I agree with Sharp11Thirteen. If you rule out the progressions chrisjh listed, you'd be left with little to use. Most of those progressions ( such as the I | IV, the i | IV, the I | IV | V, and the ii | V | I ) are simply Tools to use to sculpt your final musical piece.

Like what Sharp11Thirteen said, the reason they are overused is also Context. Charles Mingus and Thelonius Monk could write totally far out progessions, and then Tease a silly ii V I in somewhere, as a musical joke. Frank Zappa would have a large Verse-Chorus song, and tease an entire Blues chorus as the bridge, and then jump right back in where he left off. These guys used the common stuff specifically when it was appropiate. Yes, they are still common, but now they are something Special.

Also, plenty of guys have modified and changed common progressions to get a new sound out of them. Sonny Rollins took the very common Rhythm Changes and changed a couple chords with substitutions and made 'Oleo'. Charlie Parker took Rhythm Changes and put ii V's in the bridge, and called it 'Dexterity'.
John Coltrane uses only 3 different ii V I progessions in different orders and such, to create a pattern that became 'Giant Steps'. It's only 3 different ii V I's... -just Three!- and it is one of the most unique, even difficult, songs in jazz. Coltrane also took that pattern, slightly modified, to change Mile Davis' 'Tune Up' into 'Countdown'.
Also, little things make big differences. Thelonius Monk ('Blue Monk') put a #IVdim7 in the sixth measure of the blues. The Chromatics make a hip new sound that is unmistakable. And the boys from Steely Dan, who would take the blues, and alter it into this new being in tunes like Black Friday, Bodhisattva... and in a way, even Peg.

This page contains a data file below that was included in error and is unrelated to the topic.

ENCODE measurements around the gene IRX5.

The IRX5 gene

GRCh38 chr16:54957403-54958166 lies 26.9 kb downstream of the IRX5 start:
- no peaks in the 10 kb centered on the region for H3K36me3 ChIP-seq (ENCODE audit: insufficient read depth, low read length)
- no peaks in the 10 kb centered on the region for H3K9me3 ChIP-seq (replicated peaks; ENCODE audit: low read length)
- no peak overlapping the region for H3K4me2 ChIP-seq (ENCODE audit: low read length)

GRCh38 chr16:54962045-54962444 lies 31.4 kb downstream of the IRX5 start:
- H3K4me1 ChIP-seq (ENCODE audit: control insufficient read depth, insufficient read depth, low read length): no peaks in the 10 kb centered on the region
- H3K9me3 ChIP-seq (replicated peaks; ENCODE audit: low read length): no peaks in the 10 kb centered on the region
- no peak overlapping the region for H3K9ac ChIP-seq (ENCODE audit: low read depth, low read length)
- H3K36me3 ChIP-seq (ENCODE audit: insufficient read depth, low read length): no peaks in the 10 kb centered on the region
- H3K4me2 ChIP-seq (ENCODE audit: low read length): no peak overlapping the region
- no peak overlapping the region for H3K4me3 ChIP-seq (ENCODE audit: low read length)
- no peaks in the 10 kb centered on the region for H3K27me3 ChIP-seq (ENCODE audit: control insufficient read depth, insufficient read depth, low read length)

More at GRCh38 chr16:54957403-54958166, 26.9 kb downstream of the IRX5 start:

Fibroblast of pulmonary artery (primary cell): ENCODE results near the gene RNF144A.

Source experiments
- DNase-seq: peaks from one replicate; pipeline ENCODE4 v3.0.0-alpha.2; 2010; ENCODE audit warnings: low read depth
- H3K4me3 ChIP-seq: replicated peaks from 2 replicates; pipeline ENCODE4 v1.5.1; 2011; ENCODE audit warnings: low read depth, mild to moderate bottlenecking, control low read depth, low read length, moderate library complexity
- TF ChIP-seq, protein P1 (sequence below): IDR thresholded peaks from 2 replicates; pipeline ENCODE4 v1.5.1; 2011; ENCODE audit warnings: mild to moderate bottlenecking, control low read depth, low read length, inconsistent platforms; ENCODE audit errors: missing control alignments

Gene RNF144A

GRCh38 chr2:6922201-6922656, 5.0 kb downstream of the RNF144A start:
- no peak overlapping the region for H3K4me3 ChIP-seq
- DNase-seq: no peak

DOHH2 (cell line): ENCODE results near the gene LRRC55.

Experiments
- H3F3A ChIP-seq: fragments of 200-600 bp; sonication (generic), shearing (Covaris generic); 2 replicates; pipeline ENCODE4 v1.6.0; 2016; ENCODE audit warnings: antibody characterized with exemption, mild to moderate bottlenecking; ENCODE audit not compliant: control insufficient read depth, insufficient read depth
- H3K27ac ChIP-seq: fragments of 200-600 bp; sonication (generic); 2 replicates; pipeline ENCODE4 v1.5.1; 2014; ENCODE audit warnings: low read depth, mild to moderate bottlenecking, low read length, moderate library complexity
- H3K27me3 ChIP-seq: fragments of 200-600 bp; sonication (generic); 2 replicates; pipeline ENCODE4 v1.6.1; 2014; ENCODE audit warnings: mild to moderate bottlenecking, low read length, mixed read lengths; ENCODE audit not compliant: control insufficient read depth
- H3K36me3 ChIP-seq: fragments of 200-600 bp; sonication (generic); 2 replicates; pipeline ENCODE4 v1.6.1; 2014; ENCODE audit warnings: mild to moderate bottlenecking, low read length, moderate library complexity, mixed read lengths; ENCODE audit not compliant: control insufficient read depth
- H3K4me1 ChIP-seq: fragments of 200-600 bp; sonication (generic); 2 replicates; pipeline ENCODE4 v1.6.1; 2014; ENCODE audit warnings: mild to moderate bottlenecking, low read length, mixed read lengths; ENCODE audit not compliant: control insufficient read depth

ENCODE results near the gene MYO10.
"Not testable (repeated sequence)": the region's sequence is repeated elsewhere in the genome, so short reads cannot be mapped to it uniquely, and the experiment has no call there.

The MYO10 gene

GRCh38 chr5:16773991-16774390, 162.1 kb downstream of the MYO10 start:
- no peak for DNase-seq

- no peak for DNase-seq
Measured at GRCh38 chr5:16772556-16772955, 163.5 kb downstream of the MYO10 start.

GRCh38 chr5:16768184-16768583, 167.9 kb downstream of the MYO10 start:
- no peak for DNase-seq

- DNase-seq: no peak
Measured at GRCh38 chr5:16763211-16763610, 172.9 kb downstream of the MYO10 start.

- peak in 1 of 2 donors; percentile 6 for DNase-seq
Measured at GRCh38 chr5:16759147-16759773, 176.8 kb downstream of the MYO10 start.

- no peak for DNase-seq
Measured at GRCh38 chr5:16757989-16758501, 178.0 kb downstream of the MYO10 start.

And the Tritone Substituion ( ii bII7 Imaj7 ) that Sharp11Thirteen meantioned is a great example of a common porgression, slightly modified to create something very new Sounding.

If you want New progressions unlike anything else... Check out these Jazz Standards (lead sheets available in the Real Book). Check out Herbie Hancock's 'Maiden Voyage' and 'Butterfly'.... no ii V I's or other boring progressions there... Or Coltrane's 'Crescent' and 'Lonnie's Lament'. Both very unique progressions. 'Fables of Faubus' and 'Jump Monk' by Charles Mingus are long heads that aren't simple changes or patterns. Freddie Hubbard's 'Red Clay' is an awesome display of jamming out on a unique, new form. 'Peaches en Regalia', Frank Zappa's epic tune: long and building. And Miles Davis/ Wayne Shorter's 'Nefertiti' is a beautiful and unique Ballad, unlike any hokey ii V I ballad heard before. Also, 'Naima' by Coltrane is a great ballad, too. 'Space Circus' by Chick Corea. 'Speak No Evil' by Wayne Shorter. 'You know, You know' and 'Awakening' by Mahavishnu Orchestra.
If you want to ditch ALL progressions flat out.... check out Free Jazz... John Coltrane's A LOVE SUPREME album, and Miles Davis' BITCHES BREW are milestone albums for the free jazz school.

In rock, there's Radiohead, Tool, Incubus, Primus, King Crimson... all taking things away from traditional music.
Check those out for more far out music...you wont be let down, man.